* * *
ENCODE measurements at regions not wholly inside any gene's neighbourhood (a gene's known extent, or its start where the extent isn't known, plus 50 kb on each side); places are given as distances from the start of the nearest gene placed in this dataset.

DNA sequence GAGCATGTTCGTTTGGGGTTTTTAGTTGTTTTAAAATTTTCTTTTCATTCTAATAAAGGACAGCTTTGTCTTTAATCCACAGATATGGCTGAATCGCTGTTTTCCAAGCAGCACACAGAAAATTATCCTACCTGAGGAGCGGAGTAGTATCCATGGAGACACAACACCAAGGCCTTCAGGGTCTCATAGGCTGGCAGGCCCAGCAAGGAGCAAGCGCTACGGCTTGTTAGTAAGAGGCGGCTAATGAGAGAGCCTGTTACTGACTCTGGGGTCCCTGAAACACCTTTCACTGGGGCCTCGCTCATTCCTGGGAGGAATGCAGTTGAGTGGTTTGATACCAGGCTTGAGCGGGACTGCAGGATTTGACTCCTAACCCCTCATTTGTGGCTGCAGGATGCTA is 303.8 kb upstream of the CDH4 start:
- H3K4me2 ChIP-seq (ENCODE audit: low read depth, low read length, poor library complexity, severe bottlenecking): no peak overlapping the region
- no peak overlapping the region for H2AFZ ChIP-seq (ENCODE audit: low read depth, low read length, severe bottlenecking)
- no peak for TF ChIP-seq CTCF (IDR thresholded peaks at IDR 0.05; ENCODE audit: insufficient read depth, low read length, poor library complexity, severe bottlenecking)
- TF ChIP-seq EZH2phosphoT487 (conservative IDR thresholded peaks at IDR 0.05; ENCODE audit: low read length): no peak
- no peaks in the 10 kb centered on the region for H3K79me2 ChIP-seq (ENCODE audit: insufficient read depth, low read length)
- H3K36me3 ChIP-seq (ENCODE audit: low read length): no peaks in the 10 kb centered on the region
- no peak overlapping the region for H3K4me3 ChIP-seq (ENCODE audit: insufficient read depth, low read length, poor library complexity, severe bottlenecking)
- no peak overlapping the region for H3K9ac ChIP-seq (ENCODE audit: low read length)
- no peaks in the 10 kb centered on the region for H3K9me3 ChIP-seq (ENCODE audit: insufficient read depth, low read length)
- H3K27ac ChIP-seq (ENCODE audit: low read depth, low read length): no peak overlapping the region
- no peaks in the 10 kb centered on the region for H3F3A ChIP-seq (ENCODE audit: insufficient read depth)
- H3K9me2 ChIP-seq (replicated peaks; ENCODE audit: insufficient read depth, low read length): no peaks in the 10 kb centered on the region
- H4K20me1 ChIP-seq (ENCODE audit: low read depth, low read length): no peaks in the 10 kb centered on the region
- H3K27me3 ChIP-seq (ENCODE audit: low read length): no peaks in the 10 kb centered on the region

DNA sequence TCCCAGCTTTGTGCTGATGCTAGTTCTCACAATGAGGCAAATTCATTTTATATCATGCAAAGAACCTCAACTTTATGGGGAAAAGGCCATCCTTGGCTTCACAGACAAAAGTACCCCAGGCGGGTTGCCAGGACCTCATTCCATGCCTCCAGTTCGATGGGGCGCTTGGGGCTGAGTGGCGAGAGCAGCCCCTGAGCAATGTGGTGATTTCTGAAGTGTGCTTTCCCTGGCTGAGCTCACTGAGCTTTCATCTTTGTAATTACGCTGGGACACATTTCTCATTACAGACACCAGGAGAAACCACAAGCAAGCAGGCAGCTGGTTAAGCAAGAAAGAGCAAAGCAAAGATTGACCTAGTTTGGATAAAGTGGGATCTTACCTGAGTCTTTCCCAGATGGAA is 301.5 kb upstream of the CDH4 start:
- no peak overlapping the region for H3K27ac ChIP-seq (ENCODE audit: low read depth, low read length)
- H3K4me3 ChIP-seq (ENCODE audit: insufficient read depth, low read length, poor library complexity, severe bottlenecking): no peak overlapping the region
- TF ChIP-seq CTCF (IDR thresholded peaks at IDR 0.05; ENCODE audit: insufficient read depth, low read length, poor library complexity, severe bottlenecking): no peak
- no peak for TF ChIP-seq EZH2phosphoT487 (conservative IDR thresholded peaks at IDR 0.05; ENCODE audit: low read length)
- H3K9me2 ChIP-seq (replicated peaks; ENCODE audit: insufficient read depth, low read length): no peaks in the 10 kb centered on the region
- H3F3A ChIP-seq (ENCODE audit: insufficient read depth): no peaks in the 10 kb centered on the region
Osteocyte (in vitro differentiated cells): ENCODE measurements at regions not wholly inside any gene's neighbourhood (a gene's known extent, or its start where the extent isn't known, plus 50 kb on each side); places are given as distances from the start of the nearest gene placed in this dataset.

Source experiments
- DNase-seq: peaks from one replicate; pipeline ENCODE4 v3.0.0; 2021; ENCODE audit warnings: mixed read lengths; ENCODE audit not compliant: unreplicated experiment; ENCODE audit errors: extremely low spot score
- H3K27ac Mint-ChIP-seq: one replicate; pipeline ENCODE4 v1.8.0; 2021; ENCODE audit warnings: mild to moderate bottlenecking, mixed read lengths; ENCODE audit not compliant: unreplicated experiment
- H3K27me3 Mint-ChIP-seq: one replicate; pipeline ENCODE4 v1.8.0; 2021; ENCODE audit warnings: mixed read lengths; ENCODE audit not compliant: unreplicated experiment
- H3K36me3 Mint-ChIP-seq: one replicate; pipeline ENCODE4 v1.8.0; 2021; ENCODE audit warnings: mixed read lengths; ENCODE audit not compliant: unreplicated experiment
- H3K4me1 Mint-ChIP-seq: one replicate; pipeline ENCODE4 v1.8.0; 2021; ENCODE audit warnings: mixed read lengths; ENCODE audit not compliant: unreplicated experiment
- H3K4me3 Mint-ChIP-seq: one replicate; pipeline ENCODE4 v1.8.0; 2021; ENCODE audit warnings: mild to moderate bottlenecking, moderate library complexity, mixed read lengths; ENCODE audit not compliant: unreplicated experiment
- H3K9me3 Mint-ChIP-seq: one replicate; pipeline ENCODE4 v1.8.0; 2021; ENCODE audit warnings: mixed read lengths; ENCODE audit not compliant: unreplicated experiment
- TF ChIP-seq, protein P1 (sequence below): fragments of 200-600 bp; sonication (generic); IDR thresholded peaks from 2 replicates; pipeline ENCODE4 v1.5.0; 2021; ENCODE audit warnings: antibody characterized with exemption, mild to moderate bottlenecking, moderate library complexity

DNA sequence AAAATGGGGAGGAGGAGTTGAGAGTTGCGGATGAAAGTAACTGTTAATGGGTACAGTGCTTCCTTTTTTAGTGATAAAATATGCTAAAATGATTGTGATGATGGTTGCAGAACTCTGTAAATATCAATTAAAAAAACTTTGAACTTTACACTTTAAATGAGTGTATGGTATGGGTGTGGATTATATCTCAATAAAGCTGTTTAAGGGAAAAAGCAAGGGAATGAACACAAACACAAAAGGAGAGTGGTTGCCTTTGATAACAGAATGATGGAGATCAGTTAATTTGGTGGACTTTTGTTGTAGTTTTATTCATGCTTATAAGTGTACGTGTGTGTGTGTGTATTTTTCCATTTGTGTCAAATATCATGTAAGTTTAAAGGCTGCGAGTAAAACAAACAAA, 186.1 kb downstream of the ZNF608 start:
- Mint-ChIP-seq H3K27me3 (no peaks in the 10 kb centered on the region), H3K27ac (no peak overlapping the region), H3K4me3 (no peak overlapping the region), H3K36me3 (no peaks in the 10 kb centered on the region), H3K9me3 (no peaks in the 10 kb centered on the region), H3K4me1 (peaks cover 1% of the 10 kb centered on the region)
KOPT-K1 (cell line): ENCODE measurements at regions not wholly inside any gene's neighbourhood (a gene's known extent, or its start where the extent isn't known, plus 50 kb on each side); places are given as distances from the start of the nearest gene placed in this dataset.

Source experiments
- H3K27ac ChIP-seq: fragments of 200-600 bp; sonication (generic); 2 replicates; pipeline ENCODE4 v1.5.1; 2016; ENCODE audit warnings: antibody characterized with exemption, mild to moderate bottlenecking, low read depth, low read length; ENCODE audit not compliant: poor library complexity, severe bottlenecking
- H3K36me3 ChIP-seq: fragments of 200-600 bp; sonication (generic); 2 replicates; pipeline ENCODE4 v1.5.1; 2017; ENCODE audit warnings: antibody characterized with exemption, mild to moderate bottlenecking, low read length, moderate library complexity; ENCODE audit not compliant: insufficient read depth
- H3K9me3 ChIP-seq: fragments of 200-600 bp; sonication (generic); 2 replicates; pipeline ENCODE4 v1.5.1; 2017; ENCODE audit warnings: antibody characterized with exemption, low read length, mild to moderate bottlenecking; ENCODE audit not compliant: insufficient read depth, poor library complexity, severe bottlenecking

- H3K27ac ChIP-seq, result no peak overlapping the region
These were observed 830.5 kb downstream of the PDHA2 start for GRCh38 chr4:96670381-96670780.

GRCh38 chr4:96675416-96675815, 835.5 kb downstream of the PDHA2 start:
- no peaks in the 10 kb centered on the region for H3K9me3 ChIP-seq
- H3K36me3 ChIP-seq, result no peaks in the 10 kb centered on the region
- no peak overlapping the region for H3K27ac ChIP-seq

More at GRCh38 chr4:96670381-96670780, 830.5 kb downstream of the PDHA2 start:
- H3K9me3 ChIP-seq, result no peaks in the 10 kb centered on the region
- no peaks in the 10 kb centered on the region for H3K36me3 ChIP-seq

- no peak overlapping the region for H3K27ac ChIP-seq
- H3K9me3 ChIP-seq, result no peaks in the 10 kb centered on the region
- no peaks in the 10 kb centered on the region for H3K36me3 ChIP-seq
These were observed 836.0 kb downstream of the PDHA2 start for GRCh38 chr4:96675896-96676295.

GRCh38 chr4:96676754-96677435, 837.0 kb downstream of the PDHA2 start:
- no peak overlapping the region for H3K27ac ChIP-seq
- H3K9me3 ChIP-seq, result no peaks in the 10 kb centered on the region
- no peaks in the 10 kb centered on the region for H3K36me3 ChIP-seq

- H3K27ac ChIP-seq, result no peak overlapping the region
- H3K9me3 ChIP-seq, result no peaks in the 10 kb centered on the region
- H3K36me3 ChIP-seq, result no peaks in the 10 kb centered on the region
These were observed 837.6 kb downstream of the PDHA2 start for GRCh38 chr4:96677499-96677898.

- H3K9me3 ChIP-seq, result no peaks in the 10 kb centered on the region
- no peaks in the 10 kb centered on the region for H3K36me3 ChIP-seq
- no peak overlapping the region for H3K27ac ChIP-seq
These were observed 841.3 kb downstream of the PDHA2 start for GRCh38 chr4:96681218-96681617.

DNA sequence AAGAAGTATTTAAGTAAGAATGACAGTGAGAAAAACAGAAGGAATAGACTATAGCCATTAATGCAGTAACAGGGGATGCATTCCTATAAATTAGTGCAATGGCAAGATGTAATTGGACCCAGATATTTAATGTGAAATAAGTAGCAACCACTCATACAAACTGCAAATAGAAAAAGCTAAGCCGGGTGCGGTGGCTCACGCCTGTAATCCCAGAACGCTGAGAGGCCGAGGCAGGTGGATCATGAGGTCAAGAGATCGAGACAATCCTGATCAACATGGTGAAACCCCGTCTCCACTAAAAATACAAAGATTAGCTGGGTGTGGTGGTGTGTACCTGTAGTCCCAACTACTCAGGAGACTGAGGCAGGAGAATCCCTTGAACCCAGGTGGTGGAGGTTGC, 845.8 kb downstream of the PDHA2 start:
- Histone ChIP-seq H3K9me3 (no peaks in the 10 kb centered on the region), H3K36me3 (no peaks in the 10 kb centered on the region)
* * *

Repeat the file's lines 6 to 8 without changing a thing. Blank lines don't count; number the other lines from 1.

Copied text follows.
- TF ChIP-seq EZH2phosphoT487 (conservative IDR thresholded peaks at IDR 0.05; ENCODE audit: low read length): no peak
- no peaks in the 10 kb centered on the region for H3K79me2 ChIP-seq (ENCODE audit: insufficient read depth, low read length)
- H3K36me3 ChIP-seq (ENCODE audit: low read length): no peaks in the 10 kb centered on the region